Family Attorney For Gaining Sole Custody In Brevard County, Cocoa, Cocoa Beach, Rockledge, Merritt Island and Titusville
During my many years of practice, I have encountered numerous parents that come to me as a family attorney with a simple question: "Can I obtain sole custody of my child?"
Their reasons for wanting to obtain sole custody of their child may vary. Perhaps the person cannot get along with the other parent. Perhaps he or she does not like how the other parent is treating the child. Perhaps the person simply wants the other parent out of his or her life for personal reasons or in the worst case scenario, fears for a child's safety.
Under Florida law, sole custody of a child means that one parent will make all parenting decisions regarding the child. However, it does not necessarily mean that the other parent will not have time-sharing with the child. Despite the strong protective feelings that divorces and estrangements bring about in parents, Florida courts are deeply reluctant to award sole custody of a child to one specific parent.
What Having Sole Custody In Florida Really Means
A lot of people seem to have a misunderstanding of what having sole custody of a child in Florida really means and what rights it gives them as a parent. Some parents think that once they gain sole custody in the State of Florida, it means the other parents rights to see the child are completely terminated. This is not a desirable outcome for the child or the other parent and except for extraordinary circumstances, is an unlikely outcome.
In the State of Florida, the family courts focus on these two specific issues when it comes to sole custody: the level of parental responsibility and the amount of parenting time given. The level of parental responsibility given will define who makes the major decisions affecting the child. The amount of parenting time specifies which parent receives what amount of time within the contact schedule.
Sole Custody Is Possible After Spousal Abuse, Child Abuse
Sole custody is still possible after there has been documented spousal abuse or child abuse. The reasons for this are complicated, but it boils down to what Florida courts consider the "best interest" of the child. Unless you or your child have been (or are being) physically or sexually abused, neglected, or endangered in some significant way by the other parent (or people he/she associates with), it is believed that a child is best off having relationships with, and regular access to, both parents.
Given this reality, most parents who desire sole custody have a choice: "Do I roll up my sleeves and fight for an uncertain outcome in court, or do I swallow my pride and negotiate for an outcome I can partially control?"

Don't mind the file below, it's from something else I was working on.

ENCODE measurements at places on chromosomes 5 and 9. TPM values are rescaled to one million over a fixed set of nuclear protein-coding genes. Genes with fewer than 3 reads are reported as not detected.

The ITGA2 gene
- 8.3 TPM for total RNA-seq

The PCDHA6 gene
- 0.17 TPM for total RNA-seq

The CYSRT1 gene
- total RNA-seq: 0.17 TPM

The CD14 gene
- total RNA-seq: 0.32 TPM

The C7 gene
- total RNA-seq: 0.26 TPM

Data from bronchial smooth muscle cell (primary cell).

The bottom line to keep in mind is that the family courts in the State of Florida work under the belief that every child is best off having as normal a relationship as possible and regular access to, both of their parents.
Negotiation Is Usually The Best Option For Both Parents And Children
Attorney Daniel J. Freyberg is an experienced family law attorney who understands the concerns parents have, about Parenting Plans and time sharing in sole custody proceedings. As a former family counselor, family court officer and Guardian Ad Litem advocating for children in court cases, he understands very clearly the desires of parents and the realities of the courtroom. It is very difficult to "win" sole custody in a trial setting.
Because of this, attorney Freyberg uses his training in collaborative law and mediation techniques to find common ground with opposing parties, while maximizing the benefits for his clients and their children. The best option and the primary goal in any sole custody action should be to negotiate the fairest resolution to time sharing and parenting plans and come up with an outcome that best serves the interests of the child.
In most cases, this approach saves his clients money while giving them the most of what they wanted to start with. You might not be able to get sole custody, but you may be able to negotiate for greater influence over your children and the decisions that affect them, while achieving an agreement that both sides will honor over time. If all else fails, attorney Freyberg is an experienced family trial lawyer and will present your case to the court zealously in an attempt to achieve the desired outcome.
Contact Merritt Island Child Custody Attorney Daniel Freyberg
For more information about attorney Daniel Freyberg's approach to child custody, and his record of helping families, contact him online, or call 321-459-2994.